If the offense was scoring against 11 reserves, Ludwig might put 13 men on defense ó or 15. One day, Smith counted 20, but the offense kept moving.
Smith, who weighed about 160 pounds, spent practice time fighting off some young men 30 or 40 pounds heavier. He got even tougher.
Roberts had two TDs and Smith had a 40-yard scoring run to beat Statesville 26-6, but Boyden lost 18-0 to Rocky Mount the next week.
Ugly as that setback was, Boyden, which had great linemen such as Larry Pring (Notre Dame) and Shrine Bowler Ronnie Bostian (Duke) wouldn’t lose again.
Roberts scored three TDs in a 28-0 rout of Mount Airy to start a seven-game winning streak.
Smith remembers a grueling trip to face strong Asheville during that run.
“Coach told us whoever won that game would win the playoffs,” Smith said.
Boyden won it ó 14-0.
Smith also remembers a 16-0 victory over long-time nemesis R.J. Reynolds, a team Boyden hadn’t beaten since 1949. Boyden was the smallest school in the state’s largest classification and was always outnumbered, but the difference in student-body size was most obvious against the Demons.
“They had 100 players, and we had 33,” Smith said.
Boyden had a chance to lock up its first league title in 22 years when it faced undefeated Gastonia in its last regular-season game.
Boyden scored the first points Gastonia had allowed in a league game and fought to a 7-7 tie. That forced a playoff the following week with Gastonia at Charlotte’s Memorial Stadium for the Western Conference championship and the right to play for the state title.
“A player from Gastonia said in the paper they could beat Boyden anywhere, including a cow pasture or a sandlot,” Smith recalls. “I remember we were warming up at Memorial Stadium and they started playing Eddie Arnold’s ‘Cattle Call’ over the loudspeaker. So we all started humming and singing along. That loosened us up, got us ready to play.”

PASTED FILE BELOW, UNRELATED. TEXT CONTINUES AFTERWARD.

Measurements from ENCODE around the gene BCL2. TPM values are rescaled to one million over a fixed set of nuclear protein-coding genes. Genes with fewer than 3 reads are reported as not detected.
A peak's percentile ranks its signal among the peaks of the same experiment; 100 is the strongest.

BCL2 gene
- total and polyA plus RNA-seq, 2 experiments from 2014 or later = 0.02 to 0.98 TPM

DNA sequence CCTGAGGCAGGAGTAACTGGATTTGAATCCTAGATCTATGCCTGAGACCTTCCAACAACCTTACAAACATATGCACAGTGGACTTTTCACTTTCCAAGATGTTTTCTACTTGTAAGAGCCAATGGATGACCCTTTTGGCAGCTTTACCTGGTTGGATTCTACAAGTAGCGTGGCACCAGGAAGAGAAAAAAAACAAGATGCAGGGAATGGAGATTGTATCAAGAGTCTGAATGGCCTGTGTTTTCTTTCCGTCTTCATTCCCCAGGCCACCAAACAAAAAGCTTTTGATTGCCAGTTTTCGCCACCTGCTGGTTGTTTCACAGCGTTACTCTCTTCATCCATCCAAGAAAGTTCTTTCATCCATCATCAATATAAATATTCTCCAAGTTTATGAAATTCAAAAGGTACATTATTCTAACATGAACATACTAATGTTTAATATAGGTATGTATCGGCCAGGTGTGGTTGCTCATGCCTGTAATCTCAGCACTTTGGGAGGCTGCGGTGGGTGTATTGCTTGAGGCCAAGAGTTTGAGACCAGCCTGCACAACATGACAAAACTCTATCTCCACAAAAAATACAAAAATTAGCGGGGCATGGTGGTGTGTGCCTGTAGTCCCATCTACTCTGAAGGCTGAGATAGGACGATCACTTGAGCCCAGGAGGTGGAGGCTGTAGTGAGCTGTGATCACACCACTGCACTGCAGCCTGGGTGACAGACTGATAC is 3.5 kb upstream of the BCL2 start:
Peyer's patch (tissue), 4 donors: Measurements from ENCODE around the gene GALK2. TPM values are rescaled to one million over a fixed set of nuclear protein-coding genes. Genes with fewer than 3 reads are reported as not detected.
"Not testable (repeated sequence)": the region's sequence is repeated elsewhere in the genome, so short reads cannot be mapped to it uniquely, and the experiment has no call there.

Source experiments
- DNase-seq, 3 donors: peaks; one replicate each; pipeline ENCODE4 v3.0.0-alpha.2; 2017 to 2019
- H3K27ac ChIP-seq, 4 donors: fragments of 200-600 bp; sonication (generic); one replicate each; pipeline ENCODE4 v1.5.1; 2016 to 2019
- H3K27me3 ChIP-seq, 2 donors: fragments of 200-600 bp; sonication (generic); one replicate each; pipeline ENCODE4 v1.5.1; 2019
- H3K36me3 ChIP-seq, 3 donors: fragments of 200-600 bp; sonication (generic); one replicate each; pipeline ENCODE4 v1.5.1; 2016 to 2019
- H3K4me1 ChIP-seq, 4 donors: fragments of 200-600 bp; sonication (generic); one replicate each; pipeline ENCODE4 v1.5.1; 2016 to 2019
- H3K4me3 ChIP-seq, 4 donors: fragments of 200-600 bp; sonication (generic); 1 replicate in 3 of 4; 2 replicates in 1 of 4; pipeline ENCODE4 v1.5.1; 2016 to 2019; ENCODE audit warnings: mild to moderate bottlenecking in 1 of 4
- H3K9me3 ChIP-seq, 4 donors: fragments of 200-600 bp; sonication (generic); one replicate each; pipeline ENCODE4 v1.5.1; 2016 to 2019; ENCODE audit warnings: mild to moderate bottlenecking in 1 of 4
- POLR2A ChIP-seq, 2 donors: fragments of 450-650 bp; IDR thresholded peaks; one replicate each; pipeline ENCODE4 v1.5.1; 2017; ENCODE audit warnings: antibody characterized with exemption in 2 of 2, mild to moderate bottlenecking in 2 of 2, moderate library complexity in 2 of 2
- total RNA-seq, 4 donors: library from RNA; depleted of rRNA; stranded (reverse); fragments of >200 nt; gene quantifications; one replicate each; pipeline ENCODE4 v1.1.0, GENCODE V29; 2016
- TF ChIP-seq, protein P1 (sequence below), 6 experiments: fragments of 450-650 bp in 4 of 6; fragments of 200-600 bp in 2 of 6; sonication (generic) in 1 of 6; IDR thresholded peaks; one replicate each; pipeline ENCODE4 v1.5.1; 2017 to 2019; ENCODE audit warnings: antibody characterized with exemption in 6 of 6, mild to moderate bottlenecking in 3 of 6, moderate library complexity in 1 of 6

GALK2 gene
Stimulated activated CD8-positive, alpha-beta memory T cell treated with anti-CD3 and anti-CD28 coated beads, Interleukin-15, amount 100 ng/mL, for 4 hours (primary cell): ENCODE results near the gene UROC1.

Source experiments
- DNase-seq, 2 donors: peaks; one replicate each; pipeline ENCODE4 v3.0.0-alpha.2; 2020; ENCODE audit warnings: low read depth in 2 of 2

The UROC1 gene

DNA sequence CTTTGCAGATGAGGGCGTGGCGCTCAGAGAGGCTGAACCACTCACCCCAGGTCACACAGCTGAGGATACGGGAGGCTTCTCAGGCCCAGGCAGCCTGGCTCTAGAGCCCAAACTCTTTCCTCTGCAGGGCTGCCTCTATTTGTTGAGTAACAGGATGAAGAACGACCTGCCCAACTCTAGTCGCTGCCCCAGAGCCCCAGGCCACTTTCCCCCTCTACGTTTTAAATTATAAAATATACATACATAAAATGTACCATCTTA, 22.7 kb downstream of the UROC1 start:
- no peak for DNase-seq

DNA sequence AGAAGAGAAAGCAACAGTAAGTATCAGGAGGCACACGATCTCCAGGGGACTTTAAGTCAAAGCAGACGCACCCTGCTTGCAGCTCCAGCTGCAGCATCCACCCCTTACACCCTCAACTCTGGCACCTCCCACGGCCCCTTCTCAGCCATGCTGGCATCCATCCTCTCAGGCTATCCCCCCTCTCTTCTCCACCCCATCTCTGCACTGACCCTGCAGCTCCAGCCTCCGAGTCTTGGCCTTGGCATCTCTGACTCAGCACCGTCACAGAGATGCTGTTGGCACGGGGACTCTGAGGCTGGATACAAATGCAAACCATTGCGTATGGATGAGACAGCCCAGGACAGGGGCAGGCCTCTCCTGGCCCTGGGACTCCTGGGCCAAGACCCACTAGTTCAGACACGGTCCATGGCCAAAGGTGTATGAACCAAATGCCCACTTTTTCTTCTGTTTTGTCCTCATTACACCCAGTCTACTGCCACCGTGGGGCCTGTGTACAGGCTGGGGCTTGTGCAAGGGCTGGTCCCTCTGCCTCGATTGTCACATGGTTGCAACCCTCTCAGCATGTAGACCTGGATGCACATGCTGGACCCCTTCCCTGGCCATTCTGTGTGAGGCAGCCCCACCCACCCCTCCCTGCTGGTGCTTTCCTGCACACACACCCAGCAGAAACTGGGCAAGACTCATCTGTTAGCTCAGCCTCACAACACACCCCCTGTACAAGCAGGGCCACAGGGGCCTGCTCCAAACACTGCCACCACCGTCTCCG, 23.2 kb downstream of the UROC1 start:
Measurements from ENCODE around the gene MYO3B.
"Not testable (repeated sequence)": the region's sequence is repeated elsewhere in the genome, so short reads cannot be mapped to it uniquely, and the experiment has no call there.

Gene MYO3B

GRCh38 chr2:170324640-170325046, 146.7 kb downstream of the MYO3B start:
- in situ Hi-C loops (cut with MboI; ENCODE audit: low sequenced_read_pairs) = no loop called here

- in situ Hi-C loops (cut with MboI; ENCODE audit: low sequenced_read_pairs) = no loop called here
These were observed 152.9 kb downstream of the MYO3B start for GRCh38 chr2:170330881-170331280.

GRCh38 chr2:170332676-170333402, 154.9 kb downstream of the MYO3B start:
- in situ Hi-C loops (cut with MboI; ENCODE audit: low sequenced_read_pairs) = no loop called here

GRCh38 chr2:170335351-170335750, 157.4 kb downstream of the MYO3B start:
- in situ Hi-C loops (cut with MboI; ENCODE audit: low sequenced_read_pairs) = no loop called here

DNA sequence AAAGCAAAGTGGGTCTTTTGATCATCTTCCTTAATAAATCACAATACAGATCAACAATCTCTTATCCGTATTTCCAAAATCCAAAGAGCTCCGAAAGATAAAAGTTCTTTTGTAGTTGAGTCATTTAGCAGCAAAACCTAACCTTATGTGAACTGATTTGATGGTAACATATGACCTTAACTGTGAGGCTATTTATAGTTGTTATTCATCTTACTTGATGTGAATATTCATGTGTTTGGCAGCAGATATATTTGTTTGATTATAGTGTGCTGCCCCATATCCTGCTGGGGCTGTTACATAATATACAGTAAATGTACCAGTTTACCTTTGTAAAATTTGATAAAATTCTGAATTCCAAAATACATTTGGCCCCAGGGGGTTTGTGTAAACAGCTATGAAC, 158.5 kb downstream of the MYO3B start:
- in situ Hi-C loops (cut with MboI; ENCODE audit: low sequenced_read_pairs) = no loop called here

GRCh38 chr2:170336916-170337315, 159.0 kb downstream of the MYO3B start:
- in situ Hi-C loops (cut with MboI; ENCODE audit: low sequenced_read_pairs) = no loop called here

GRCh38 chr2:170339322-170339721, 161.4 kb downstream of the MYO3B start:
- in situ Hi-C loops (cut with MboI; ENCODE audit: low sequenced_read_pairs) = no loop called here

Boyden won 21-7. Roberts returned a punt 70 yards for a TD. Wally Plyler sealed victory when he returned a pick for a score.
“We just kept the ball in the running game, right up the gut,” Smith said.
The 1955 football season ended in glory on Thanksgiving weekend with a 13-6 victory over undefeated Durham on a cold, rainy night in Salisbury. Roberts threw two TD passes to Tom Page that shocked Durham, and Roberts also made a game-saving 57-yard quick kick when Boyden was backed up on its 1-yard line. The people who paid a dollar to watch never forgot it.
In the winter of 1955-56, Smith nearly made it four state titles in a row. He was a reserve on the Boyden basketball team that coach Derwood Huneycutt and high-scoring Eddie Goodnight led to a 13-game winning streak and a conference title. Boyden lost to Raleigh in the state tournament, but it beat High Point and Asheville for fifth place.
It was a time of championships and champions.
“Rowan has always blessed with athletes, and I felt good that I was good enough to play on three championship teams,” Smith said. “I’ve always felt I was an average athlete who was lucky to be in there with some great ones. I cherish all the memories.”